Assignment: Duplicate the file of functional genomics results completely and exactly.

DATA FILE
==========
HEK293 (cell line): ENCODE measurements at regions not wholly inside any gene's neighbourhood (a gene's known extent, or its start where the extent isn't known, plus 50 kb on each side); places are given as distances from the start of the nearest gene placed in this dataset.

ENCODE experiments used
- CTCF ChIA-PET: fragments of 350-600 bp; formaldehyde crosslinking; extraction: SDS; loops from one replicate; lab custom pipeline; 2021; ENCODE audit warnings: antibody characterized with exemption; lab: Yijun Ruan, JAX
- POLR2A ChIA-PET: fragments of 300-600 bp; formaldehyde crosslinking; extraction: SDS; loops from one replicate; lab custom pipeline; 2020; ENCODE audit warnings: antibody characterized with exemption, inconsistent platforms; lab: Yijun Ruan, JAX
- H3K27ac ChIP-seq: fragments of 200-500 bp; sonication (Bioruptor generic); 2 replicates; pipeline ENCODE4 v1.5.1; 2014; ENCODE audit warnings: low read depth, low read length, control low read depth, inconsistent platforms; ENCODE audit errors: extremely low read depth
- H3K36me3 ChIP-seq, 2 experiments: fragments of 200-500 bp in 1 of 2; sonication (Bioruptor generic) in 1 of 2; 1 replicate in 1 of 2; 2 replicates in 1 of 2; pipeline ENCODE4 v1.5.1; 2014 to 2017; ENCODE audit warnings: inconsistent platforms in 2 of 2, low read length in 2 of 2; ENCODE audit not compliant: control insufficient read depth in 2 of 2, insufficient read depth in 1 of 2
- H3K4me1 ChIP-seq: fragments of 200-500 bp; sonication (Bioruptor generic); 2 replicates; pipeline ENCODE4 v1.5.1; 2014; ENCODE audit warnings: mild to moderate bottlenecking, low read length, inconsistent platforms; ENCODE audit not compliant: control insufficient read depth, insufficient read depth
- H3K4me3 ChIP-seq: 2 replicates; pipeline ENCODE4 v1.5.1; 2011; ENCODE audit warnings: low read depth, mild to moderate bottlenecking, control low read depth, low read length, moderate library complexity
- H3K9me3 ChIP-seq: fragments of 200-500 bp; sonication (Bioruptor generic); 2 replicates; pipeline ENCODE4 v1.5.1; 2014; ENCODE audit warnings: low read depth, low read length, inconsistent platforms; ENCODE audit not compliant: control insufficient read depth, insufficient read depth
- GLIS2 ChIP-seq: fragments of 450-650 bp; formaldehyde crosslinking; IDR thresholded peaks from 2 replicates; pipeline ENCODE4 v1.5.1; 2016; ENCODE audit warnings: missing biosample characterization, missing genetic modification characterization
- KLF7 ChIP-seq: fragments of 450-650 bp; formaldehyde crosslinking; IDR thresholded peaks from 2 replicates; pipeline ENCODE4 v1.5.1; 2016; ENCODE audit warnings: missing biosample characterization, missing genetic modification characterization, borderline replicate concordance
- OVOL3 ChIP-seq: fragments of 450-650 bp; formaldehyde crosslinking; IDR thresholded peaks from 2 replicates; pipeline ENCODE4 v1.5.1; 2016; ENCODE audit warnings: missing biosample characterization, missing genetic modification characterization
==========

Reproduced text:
HEK293 (cell line): ENCODE measurements at regions not wholly inside any gene's neighbourhood (a gene's known extent, or its start where the extent isn't known, plus 50 kb on each side); places are given as distances from the start of the nearest gene placed in this dataset.

ENCODE experiments used
- CTCF ChIA-PET: fragments of 350-600 bp; formaldehyde crosslinking; extraction: SDS; loops from one replicate; lab custom pipeline; 2021; ENCODE audit warnings: antibody characterized with exemption; lab: Yijun Ruan, JAX
- POLR2A ChIA-PET: fragments of 300-600 bp; formaldehyde crosslinking; extraction: SDS; loops from one replicate; lab custom pipeline; 2020; ENCODE audit warnings: antibody characterized with exemption, inconsistent platforms; lab: Yijun Ruan, JAX
- H3K27ac ChIP-seq: fragments of 200-500 bp; sonication (Bioruptor generic); 2 replicates; pipeline ENCODE4 v1.5.1; 2014; ENCODE audit warnings: low read depth, low read length, control low read depth, inconsistent platforms; ENCODE audit errors: extremely low read depth
- H3K36me3 ChIP-seq, 2 experiments: fragments of 200-500 bp in 1 of 2; sonication (Bioruptor generic) in 1 of 2; 1 replicate in 1 of 2; 2 replicates in 1 of 2; pipeline ENCODE4 v1.5.1; 2014 to 2017; ENCODE audit warnings: inconsistent platforms in 2 of 2, low read length in 2 of 2; ENCODE audit not compliant: control insufficient read depth in 2 of 2, insufficient read depth in 1 of 2
- H3K4me1 ChIP-seq: fragments of 200-500 bp; sonication (Bioruptor generic); 2 replicates; pipeline ENCODE4 v1.5.1; 2014; ENCODE audit warnings: mild to moderate bottlenecking, low read length, inconsistent platforms; ENCODE audit not compliant: control insufficient read depth, insufficient read depth
- H3K4me3 ChIP-seq: 2 replicates; pipeline ENCODE4 v1.5.1; 2011; ENCODE audit warnings: low read depth, mild to moderate bottlenecking, control low read depth, low read length, moderate library complexity
- H3K9me3 ChIP-seq: fragments of 200-500 bp; sonication (Bioruptor generic); 2 replicates; pipeline ENCODE4 v1.5.1; 2014; ENCODE audit warnings: low read depth, low read length, inconsistent platforms; ENCODE audit not compliant: control insufficient read depth, insufficient read depth
- GLIS2 ChIP-seq: fragments of 450-650 bp; formaldehyde crosslinking; IDR thresholded peaks from 2 replicates; pipeline ENCODE4 v1.5.1; 2016; ENCODE audit warnings: missing biosample characterization, missing genetic modification characterization
- KLF7 ChIP-seq: fragments of 450-650 bp; formaldehyde crosslinking; IDR thresholded peaks from 2 replicates; pipeline ENCODE4 v1.5.1; 2016; ENCODE audit warnings: missing biosample characterization, missing genetic modification characterization, borderline replicate concordance
- OVOL3 ChIP-seq: fragments of 450-650 bp; formaldehyde crosslinking; IDR thresholded peaks from 2 replicates; pipeline ENCODE4 v1.5.1; 2016; ENCODE audit warnings: missing biosample characterization, missing genetic modification characterization